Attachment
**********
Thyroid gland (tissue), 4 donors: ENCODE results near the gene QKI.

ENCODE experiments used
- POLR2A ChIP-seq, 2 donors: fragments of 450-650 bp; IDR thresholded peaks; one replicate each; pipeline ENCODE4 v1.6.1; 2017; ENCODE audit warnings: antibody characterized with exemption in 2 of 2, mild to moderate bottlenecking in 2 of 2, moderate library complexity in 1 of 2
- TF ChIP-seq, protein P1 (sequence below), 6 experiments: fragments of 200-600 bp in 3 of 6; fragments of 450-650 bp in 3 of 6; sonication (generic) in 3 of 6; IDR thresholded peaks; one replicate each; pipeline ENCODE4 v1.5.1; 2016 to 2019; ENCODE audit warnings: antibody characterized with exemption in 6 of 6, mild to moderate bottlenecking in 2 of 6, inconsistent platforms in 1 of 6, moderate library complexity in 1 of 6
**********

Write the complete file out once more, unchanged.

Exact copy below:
Thyroid gland (tissue), 4 donors: ENCODE results near the gene QKI.

ENCODE experiments used
- POLR2A ChIP-seq, 2 donors: fragments of 450-650 bp; IDR thresholded peaks; one replicate each; pipeline ENCODE4 v1.6.1; 2017; ENCODE audit warnings: antibody characterized with exemption in 2 of 2, mild to moderate bottlenecking in 2 of 2, moderate library complexity in 1 of 2
- TF ChIP-seq, protein P1 (sequence below), 6 experiments: fragments of 200-600 bp in 3 of 6; fragments of 450-650 bp in 3 of 6; sonication (generic) in 3 of 6; IDR thresholded peaks; one replicate each; pipeline ENCODE4 v1.5.1; 2016 to 2019; ENCODE audit warnings: antibody characterized with exemption in 6 of 6, mild to moderate bottlenecking in 2 of 6, inconsistent platforms in 1 of 6, moderate library complexity in 1 of 6